Welcome! Today is Day 3 of the Back to School Blog Hop, and I’m here to add my 2 cents to the conversation about quilt batting choices.
I’m a longarm quilter, so I work with all kinds of batting all the time. But it seems that while there’s information “out there” about quilt batting, we don’t talk about it that much. Anyone who knows me will testify that I can talk about quilting forever, so let’s talk about batting choices–what choices we have and why to choose any particular one.
It’s the yummy filling, right? These days there are lots of options both in stores and online, so how do you choose? Let’s start with comparing a trio of common quilt batts, 100% cotton, 100%wool, and 80%cotton/20%wool blend.
My Two Cents. When I select a batting I think about two things: Loft and Weight.
Loft. How “pouffy” do you like your quilt? Cotton is a traditional quilt batting, its low loft tends to give you a flat quilt. I have friends who loooooove cotton batting and won’t use anything else. It gets very soft over time and washes, and has that irresistible “grandma’s quilt” feel. Wool is a higher loft batting and can be quilted heavily without any loss of flexibility. If you’ve ever petted a lamb, you’ve felt the natural crimp of wool. That crimp will reach out and cuddle you if you’re even near it. As you might expect, the 80/20Blend is a mid-loft batting. You can quilt it more densely than 100% cotton, and the 20% wool gives it a lovely drape. If you’re wanting to branch out from 100% cotton, dip your toes in here.
Here’s pictures of samples that I’ve quilted up to show cotton, 80/20 blend, and wool batting using the same cotton fabric and quilting motif. These samples have all been washed and dried.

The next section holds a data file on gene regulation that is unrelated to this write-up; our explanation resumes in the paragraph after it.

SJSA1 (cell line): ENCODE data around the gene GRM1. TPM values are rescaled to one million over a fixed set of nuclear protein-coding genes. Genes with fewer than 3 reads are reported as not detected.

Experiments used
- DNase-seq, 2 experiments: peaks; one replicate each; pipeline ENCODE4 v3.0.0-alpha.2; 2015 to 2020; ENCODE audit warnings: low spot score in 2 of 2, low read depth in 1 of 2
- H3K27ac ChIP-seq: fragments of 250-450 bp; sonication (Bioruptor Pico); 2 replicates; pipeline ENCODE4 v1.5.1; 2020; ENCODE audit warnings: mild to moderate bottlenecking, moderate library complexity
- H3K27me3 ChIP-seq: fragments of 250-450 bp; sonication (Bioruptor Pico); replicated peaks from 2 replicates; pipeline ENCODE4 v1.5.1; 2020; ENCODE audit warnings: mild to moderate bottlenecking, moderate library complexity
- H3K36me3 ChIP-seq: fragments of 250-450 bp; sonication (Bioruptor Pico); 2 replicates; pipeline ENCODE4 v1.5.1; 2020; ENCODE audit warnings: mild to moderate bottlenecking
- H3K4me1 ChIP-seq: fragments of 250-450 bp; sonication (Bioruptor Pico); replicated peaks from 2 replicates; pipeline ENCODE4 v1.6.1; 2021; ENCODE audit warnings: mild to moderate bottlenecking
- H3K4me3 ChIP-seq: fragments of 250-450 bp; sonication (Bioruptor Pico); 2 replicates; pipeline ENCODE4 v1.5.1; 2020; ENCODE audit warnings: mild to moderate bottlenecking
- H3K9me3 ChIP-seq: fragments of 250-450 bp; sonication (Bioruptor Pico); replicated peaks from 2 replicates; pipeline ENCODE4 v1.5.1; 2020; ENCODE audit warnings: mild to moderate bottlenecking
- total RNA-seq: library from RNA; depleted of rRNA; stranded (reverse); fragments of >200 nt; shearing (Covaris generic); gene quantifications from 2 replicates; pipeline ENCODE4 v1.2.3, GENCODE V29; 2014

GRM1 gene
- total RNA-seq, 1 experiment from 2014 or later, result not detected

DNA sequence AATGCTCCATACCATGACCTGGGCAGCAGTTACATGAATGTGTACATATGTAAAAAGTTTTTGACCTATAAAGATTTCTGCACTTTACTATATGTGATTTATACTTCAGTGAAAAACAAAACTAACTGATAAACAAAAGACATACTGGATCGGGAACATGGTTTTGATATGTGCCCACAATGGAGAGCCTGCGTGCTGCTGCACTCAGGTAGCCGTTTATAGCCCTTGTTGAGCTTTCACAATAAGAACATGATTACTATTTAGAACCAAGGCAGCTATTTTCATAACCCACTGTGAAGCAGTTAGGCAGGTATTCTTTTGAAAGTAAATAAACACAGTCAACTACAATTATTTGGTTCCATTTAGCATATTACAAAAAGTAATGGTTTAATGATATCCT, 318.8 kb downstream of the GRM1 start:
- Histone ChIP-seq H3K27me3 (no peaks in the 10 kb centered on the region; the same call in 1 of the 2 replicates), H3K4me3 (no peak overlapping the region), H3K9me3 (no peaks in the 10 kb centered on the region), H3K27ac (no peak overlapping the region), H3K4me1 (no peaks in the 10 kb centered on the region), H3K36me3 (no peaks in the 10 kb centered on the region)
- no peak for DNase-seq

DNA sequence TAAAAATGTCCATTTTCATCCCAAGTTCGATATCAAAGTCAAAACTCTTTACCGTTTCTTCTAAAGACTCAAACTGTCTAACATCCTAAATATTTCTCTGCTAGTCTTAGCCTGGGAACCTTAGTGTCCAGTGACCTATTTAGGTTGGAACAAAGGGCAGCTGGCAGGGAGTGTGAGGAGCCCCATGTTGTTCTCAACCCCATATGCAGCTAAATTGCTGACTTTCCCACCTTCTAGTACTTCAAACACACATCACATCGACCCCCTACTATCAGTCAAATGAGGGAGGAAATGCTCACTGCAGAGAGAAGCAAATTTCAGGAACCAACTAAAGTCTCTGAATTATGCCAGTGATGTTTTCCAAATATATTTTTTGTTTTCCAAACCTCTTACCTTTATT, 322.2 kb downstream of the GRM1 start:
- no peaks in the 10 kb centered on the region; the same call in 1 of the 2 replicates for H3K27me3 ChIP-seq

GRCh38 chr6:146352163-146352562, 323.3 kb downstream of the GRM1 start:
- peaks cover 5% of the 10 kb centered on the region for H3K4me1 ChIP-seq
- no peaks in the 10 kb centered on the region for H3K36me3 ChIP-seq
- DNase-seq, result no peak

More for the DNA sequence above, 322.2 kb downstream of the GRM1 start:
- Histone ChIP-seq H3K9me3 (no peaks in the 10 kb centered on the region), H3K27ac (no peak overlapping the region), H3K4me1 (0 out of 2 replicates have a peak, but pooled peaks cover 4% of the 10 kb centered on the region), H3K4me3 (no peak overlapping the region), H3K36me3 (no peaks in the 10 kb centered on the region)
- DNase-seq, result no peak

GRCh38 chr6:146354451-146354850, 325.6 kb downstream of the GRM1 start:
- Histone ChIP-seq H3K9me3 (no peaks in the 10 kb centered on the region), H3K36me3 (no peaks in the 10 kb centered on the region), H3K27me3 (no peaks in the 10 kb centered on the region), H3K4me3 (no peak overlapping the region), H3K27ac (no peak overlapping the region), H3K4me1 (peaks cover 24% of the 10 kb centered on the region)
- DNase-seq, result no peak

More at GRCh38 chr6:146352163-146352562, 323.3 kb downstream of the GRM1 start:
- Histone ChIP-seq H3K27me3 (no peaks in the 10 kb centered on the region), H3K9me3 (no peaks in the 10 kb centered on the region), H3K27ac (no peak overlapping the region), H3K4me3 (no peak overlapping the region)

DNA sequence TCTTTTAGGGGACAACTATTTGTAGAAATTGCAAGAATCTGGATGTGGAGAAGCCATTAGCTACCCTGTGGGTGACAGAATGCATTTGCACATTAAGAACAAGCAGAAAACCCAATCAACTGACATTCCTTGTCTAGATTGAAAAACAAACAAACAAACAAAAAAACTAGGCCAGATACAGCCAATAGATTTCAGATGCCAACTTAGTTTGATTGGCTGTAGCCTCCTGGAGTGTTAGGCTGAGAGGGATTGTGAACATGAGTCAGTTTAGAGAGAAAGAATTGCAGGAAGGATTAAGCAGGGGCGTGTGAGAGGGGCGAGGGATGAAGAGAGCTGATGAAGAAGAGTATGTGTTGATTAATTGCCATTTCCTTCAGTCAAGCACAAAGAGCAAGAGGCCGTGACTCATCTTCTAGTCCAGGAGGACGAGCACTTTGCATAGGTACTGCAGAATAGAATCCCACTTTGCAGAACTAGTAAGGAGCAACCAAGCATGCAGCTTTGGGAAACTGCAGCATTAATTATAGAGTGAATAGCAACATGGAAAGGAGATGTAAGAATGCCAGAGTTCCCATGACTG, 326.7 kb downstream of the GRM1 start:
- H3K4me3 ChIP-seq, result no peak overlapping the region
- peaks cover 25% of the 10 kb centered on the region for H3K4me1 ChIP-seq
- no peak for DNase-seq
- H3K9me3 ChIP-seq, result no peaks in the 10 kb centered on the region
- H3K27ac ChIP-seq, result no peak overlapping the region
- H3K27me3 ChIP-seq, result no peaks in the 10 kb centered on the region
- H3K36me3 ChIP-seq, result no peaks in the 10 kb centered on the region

Weight. For most quilts, weight isn’t that much of a consideration. But some of us like a heavy weight on us while we sleep, and some quilts are large enough that just making the bed becomes an aerobic workout. Cotton is, in fact, the heaviest of the three batts we’re considering, even though it is the flattest. Wool is (surprise!) the lightest of these three batts, making it a good choice for large quilts. The 80/20Blend batting is a good compromise between the two weights; especially good in quilts for college dorms, young children and babies.
Cost. In my experience, there’s not a big difference in the cost of these batts. I carry all three of these batts in my studio; the wool batting is only a few dollars more than either the cotton or the blend.
My fave. I always use wool in my quilts, for the loft, weight and drape. Wool batting doesn’t have a memory, so it won’t hold a crease, which makes it a favorite choice for traveling or stored quilts, AND it can be quilted to within an inch of it’s life without becoming stiff. It’s warm in the winter and cool in the summer, good for all climates. Hand quilters will love how easily they can slide the needle in and out of a wool batting. But this is my preference–it might not be yours.
What else is out there? Silk, bamboo, polyester, and even recycled batts are available. Silk and bamboo have a softer, more fluid drape than cotton and wool, though silk has a loft more like the 80/20Blend while bamboo’s loft is closer to cotton. Poly batts range from low loft to ultra-high loft, check the package for details. Recycled batts tend to be soft and have a low loft. Some are even a pale green color, so check your quilt fabrics for color bleed just to be sure.
And here’s sample of silk and bamboo batting, also using the same cotton fabric and quilting motif, both washed and dried.
More is More? There have been lots of times when I’ve used more than one batting in a single quilt. Whaaaa??? Yep, show quilts often have a cotton batt next to the backing and a wool batt on top of that. The cotton will provide a stable base for hanging, while the wool enhances the piecing and quilting. Art quilts often have more than one batting or batting types to give stability and shape as desired by the artist.